Posted in economics

RBI’s June 2022 Monetary Policy : Driving Digitization

Dr. Manoranjan Sharma, Chief Economist, Infomerics Ratings, Delhi & Advisor, InsPIRE

The RBI’s June 2022 Monetary Policy has justifiably been in the news for the hike in the Repo rate by 50 bps to 4.90 per cent, the withdrawal of the accommodative stance, the raising of the RBI’s inflation projections for FY 23 by 100 bps to 6.7 per cent, the evolving growth-inflation dynamics and the risks of un-anchoring of inflation and inflationary expectations to macro-economic stability. While all these are valid concerns, the issue of the renewed thrust on digitization has not quite received the attention it rightly deserves. The limited purpose of this brief piece is to highlight the impetus provided in this Policy to the inexorable forces of digitization, which are now sweeping the banking and financial world.

Considered in a proper historical and comparative perspective, digitization and disruption have altered the rules of the game and brought about a new normal in this VUCA (volatility, uncertainty, complexity and ambiguity) world.

The issues of disruptive innovations and domain knowledge together with big-picture issues facing industries and organizations have become commonplace. These competitive realities have blurred industry boundaries, transformed standard practice and rendered conventional blueprint of development obsolete making it necessary to leverage the power of the digital by extrapolating the unknown.

In this evolving socio-economic order, there have been game changing changes in data analytics, digitalization and disruption because of the confluence of innovation, big data, artificial intelligence (AI), machine learning (ML), deep learning (DL), robotics, analytics, internet and entrepreneurship.

Progressive digitalization is reflected in Direct Benefit Transfers (DBTs), the JAM Trinity (Jan Dhan, Aadhaar, Mobile- RuPay Cards) and Unified Payment Interface, Digital India initiative and literacy programmes.

India is surging to a digital-first economy to meet the “revolution of rising expectations”. This implacable process has significantly influenced employee empowerment, customer engagement, operational efficiency and business models. All four dimensions of technology- revenue, expense, experience and accuracy or compliance- impacting a company-have improved remarkably. Aadhar has become a unifying platform with performance transcending ‘reach’ and ‘legacy’.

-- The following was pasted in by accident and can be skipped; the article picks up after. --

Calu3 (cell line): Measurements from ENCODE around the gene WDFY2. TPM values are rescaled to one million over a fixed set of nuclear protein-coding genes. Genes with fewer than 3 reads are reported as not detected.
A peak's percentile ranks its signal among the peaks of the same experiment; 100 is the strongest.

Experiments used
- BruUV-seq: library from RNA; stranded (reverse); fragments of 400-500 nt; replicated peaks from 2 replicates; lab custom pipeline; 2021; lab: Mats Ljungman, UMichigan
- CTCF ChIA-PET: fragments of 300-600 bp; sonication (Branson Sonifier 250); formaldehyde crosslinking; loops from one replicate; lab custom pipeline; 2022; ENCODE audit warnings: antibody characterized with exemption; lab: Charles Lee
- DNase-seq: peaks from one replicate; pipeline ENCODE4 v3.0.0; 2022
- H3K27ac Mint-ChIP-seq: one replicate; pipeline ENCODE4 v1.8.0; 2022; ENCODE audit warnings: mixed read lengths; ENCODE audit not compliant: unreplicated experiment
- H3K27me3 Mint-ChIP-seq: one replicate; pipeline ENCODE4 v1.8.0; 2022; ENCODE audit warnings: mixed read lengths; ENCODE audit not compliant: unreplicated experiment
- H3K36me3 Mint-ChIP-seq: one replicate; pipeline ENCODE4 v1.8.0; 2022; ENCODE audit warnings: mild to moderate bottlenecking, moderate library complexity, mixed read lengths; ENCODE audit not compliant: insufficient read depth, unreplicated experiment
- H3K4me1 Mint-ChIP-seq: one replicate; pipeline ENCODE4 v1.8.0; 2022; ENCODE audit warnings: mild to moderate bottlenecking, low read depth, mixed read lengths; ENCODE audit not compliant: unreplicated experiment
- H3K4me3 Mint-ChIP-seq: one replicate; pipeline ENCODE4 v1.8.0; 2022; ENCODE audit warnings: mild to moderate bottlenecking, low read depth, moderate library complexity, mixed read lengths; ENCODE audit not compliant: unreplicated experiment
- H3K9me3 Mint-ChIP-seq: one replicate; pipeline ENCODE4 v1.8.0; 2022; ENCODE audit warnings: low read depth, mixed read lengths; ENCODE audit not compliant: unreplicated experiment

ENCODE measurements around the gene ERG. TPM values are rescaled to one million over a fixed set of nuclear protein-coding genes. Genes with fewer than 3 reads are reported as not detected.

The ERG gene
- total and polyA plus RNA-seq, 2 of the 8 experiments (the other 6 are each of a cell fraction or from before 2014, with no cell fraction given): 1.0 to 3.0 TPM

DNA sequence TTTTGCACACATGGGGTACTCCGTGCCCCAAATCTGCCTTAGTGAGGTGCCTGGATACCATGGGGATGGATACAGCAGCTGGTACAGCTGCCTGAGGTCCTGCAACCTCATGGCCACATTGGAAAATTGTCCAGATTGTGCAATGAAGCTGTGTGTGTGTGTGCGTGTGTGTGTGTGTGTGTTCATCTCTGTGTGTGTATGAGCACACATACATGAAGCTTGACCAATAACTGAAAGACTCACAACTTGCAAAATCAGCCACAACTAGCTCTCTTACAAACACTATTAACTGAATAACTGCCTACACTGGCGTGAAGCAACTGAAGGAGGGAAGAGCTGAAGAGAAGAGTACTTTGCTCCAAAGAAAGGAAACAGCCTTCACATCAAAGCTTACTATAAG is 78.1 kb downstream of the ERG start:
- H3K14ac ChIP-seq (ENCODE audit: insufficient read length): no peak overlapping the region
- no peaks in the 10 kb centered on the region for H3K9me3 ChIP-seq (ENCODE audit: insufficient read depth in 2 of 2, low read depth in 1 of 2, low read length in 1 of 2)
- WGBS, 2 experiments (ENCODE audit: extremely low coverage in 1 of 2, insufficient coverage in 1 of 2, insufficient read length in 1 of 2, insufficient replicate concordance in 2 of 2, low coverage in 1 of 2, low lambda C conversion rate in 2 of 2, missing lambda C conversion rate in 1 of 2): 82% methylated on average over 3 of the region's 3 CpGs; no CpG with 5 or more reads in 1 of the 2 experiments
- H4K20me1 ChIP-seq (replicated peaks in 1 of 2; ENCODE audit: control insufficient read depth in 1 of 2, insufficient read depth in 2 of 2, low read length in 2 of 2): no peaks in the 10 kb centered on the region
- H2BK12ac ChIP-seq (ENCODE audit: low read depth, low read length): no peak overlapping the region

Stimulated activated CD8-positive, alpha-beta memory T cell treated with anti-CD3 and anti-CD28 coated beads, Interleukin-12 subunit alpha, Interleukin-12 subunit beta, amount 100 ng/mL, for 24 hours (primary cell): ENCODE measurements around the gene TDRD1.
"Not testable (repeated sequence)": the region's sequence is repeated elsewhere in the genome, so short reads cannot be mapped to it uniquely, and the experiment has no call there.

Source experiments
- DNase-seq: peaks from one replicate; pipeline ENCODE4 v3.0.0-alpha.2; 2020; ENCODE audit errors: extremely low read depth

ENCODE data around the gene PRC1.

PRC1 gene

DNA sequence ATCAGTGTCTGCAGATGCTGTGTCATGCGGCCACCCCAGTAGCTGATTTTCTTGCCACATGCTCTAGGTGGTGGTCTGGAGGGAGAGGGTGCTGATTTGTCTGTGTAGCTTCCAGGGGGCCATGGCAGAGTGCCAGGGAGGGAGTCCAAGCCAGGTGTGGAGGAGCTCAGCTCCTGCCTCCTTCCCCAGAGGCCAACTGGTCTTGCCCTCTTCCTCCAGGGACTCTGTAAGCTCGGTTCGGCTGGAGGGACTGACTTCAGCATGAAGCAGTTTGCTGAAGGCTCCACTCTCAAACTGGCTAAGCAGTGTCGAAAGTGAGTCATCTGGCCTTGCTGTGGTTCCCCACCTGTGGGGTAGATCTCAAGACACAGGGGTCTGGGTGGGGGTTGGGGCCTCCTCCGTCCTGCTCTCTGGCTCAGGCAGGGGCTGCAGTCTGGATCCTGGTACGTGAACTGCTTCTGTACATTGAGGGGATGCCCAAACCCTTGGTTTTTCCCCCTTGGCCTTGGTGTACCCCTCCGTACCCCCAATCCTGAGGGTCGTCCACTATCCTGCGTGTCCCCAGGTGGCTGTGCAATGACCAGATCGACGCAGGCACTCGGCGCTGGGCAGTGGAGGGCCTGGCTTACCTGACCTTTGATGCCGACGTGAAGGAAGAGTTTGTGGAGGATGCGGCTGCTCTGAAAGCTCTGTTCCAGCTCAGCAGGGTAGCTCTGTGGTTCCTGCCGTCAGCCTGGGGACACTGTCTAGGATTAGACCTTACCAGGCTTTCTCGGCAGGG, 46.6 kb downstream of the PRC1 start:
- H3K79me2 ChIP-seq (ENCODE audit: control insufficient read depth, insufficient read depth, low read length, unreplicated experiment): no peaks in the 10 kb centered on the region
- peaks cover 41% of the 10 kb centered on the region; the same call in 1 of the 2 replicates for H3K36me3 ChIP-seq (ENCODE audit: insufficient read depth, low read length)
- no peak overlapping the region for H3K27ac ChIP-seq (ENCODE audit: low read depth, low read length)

Digitization has transformed the entire financial sector because of reduced costs and unimaginably higher scale. Factors driving banking digitisation include digitally evolved consumers; smartphone penetration and low cost internet connectivity; cheaper products / services using M-banking and Wallet; government and RBI initiatives like Digital India, UPI, Bharat QR, Aadhaar, Point of Sale (PoS) and equipped market players.

The adoption and adaptation of new technology and digital payments have transformed conventional banking and significantly enhanced banking outreach. Progressively rising digitization has transformed lending processes, viz., credit assessment and loan approval, disbursement, repayment and customer services. But there is certainly a long road to traverse, as, for example, reflected in the fact that at end-March 2020, banks lent ₹ 1.1 lakh crore digitally vis-à-vis ₹ 53.1 lakh crore physically; NBFCs had ₹ 23, 000 crore digital loans as against ₹ 1.9 lakh crore loan physically. Enhanced mandates on recurring payments via credit and debit cards from ₹ 5,000 to ₹ 15,000 per transaction will drive digitization.

Electronic payments lead to convenience, discounts, tracking spends, lower risk and enhance gains. Linking of RuPay credit cards to UPI network could expand the credit market from the present level of 50 million to about 250 million users (at present UPI has 250 million users and 50 million merchants on-boarded), i.e., a massive five-fold rise.

With this game-changing development, the UPI’s coverage would transcend debit cards and bank accounts to credit cards. While pricing remains an issue, permitting UPI-based payments to credit cards could divert some expenditure from CASA accounts to credit cards. This would drive boost card utilisation level and enhance spends per card for banks with a higher share of RuPay cards.

UPI-based payment more than doubled to ₹ 84.16 lakh crore in 2021-22 from ₹ 41.04 lakh crore in FY21. The overall credit outstanding against credit cards stood at nearly ₹1.5 lakh crore as on April 22, 2022. With this strategic measure, both convenience and short-term liquidity will be greatly facilitated. As Victor Hugo (1802-1885) said in a different context, this is “an idea, whose time has come”.

Real time data on turnover, customer profile, lifestyle, spend, customers customer’s instantaneous data can transform Indian fintech’s rapidly expanding space. This is doable with convergence of data, technology and money to transform lives of borrowers, investors and businesses. But cyber security emerges as a key concern, particularly with data moving data offline to the cloud.

Revamped digital ecosystem and the winds of change sweeping India provide an enabling environment to revolutionise India’s socio-economic landscape, similar in its range and sweep perhaps only to the mobile or the internet revolution. This onward march would thus positively influence both growth and distributive equity.